Story 1: Historic Progressive Politicians and Media Snow Job — Man-Made Computer Model Consensus Weather Forecast Busted — Never Mind — Dallas Hits 75 Degrees — Blame It On Global Warming — Give Me A Break — It Is Called Winter, Stupid — Both Weather and Climates Change — Videos
Gilda Radner Miss Emily Litella
The Global Warming Hoax Explained for Dummies
ManBearPig, Climategate and Watermelons: A conversation with author James Delingpole
The World Weather Forecast
National Weather Service apologizes for blizzard forecast miss
Brenda Lee – I’m Sorry
I’m sorry, so sorry
That I was such a fool
I didn’t know
Love could be so cruel
Oh-oh-oh-oh-oh-oh-oh-yesYou tell me mistakes
Are part of being young
But that don’t right
The wrong that’s been done(I’m sorry) I’m sorry
(So sorry) So sorry
Please accept my apology
But love is blind
And I was too blind toseeOh-oh-oh-oh-oh-oh-oh-yesYou tell me mistakes
Are part of being young
But that don’t right
The wrong that’s been done
Oh-oh-oh-oh-oh-oh-oh-yesI’m sorry, so sorry
Please accept my apology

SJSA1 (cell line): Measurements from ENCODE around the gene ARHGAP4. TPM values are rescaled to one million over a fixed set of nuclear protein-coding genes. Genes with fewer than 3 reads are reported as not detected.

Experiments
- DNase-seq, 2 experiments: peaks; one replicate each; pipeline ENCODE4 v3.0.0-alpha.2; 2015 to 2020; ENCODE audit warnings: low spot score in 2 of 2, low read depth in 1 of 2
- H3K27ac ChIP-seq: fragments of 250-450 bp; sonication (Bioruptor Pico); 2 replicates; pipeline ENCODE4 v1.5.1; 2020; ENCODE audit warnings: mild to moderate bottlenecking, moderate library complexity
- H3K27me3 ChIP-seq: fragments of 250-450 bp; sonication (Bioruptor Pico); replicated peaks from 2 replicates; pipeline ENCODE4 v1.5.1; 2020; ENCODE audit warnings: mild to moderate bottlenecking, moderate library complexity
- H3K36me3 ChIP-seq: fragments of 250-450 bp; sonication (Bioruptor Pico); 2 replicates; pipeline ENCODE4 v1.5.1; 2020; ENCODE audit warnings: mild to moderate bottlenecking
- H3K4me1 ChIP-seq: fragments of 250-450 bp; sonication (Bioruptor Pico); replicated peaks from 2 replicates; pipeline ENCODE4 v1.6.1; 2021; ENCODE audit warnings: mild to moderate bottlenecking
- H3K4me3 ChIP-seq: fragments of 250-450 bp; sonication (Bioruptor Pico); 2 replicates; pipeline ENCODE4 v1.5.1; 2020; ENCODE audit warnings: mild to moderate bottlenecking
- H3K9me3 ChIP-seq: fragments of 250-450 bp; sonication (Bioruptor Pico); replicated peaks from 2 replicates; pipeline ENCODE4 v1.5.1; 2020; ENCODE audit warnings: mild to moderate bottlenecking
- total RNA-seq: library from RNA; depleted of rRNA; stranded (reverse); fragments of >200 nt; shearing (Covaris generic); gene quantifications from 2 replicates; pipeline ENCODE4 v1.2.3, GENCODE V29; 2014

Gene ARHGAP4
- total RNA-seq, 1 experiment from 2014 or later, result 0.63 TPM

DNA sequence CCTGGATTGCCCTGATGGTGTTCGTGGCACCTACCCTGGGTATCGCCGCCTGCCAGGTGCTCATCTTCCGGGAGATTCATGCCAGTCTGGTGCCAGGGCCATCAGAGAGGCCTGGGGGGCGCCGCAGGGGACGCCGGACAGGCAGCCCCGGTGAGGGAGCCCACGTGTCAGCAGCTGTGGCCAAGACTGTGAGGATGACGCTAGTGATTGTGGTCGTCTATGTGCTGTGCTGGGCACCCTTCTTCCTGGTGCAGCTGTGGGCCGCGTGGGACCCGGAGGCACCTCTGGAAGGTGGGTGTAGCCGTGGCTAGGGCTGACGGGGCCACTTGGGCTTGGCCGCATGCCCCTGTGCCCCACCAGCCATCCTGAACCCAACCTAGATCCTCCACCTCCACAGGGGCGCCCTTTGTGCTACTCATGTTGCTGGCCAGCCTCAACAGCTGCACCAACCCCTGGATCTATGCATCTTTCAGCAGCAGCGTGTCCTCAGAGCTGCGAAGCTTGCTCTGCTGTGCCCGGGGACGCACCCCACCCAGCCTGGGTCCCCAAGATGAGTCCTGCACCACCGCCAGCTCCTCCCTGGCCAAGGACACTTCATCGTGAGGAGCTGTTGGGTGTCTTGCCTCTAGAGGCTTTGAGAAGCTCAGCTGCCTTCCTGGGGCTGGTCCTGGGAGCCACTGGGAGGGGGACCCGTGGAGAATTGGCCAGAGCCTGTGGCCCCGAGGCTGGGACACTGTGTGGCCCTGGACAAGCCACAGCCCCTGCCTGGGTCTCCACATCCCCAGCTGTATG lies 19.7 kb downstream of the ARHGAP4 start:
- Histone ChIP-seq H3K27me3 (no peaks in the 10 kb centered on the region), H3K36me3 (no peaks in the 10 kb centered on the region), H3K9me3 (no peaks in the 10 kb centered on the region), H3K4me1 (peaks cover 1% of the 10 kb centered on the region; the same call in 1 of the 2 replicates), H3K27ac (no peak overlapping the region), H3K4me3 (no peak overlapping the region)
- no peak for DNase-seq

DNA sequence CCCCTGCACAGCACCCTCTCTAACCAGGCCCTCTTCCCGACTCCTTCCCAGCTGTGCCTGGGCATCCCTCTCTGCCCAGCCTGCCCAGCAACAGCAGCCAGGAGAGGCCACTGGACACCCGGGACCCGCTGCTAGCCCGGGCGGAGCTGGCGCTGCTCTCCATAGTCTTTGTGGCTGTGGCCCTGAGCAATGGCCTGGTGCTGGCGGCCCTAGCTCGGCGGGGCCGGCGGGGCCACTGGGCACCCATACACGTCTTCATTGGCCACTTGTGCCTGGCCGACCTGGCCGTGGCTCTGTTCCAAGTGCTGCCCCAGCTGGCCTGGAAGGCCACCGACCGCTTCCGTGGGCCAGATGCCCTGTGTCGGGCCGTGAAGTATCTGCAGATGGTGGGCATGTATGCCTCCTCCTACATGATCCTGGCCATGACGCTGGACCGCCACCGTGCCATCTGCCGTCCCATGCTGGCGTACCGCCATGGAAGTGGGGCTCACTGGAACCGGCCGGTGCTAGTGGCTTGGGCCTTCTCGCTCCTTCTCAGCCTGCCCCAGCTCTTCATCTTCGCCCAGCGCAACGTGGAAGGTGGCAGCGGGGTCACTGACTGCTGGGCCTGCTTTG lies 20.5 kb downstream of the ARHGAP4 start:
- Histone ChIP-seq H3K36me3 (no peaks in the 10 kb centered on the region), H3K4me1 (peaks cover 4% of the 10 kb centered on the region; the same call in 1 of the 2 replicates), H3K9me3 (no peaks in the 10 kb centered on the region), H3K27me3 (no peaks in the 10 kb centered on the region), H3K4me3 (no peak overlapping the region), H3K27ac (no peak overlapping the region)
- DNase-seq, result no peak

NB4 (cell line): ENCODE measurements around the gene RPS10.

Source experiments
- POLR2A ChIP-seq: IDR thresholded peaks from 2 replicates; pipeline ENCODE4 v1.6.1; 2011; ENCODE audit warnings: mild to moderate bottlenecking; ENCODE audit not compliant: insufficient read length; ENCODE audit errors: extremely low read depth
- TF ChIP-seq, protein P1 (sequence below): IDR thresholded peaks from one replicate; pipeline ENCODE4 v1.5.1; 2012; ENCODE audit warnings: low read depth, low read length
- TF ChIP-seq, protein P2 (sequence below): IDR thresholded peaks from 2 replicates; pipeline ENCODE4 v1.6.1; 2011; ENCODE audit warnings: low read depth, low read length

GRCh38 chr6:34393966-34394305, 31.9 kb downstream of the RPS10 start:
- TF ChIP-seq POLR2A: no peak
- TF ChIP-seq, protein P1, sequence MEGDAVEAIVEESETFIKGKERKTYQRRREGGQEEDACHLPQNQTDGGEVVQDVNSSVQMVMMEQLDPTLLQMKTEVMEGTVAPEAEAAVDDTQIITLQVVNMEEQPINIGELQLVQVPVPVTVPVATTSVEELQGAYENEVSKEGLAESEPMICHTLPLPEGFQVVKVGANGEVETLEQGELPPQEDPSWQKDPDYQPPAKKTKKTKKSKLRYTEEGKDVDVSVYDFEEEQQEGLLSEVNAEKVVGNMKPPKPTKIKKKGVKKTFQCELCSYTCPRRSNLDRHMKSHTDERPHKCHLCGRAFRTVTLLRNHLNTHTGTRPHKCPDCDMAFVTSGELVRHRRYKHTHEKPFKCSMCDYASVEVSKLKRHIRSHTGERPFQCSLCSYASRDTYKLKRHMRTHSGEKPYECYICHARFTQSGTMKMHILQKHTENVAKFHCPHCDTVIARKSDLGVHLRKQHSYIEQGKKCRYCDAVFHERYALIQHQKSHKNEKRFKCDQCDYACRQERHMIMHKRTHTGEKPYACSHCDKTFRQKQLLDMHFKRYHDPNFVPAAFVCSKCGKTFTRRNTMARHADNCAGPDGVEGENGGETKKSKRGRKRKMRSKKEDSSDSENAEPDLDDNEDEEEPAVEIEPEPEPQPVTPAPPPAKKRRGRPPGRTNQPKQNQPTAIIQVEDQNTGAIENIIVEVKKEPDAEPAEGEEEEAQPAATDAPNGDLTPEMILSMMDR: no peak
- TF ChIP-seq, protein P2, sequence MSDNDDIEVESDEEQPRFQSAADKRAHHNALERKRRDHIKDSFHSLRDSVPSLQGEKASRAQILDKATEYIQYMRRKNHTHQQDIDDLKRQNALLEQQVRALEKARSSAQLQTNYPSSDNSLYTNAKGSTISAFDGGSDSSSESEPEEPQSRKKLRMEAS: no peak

But love was blind
And I was too blind to see(Sorry)
Winter Storm Juno How US reported blizzard
New York snow: Winter Storm Juno downgraded as ‘one of the largest snowstorms
Winter Storm JUNO 2015 : Blizzard for Historic New York City – RAW VIDEO Compilation
New York blizzard: Winter snow storm ‘Juno’ hits US East Coast, in pictures
A huge snowstorm has slammed into northeastern US, shutting down public transport, cancelling thousands of flights and leaving roads and streets deserted as snow blanketed an area that’s home to tens of millions of people. Authorities ordered drivers off the streets in New York and other cities like Boston in the face of a storm that forecasters warned could reach historic proportions, dumping up to three feet (up to a metre) of snow in some areas
Winter storm looms with record level snow threat; 7,700 flights canceled
Seven states on the Northeast are in watch mode as a potentially record-setting storm is churning up the coast, threatening to dump up to 3 feet of snow in parts and paralyze the region from Philadelphia to Maine.
More than 7,700 flights for Monday and Tuesday have been canceled as of Monday evening, with Boston’s Logan Airport and Providence’s T.F. Green Airport closed outright. Delays and the knock-on effects of stranded planes and lost connections will start hitting the entire nation’s air-travel system Tuesday.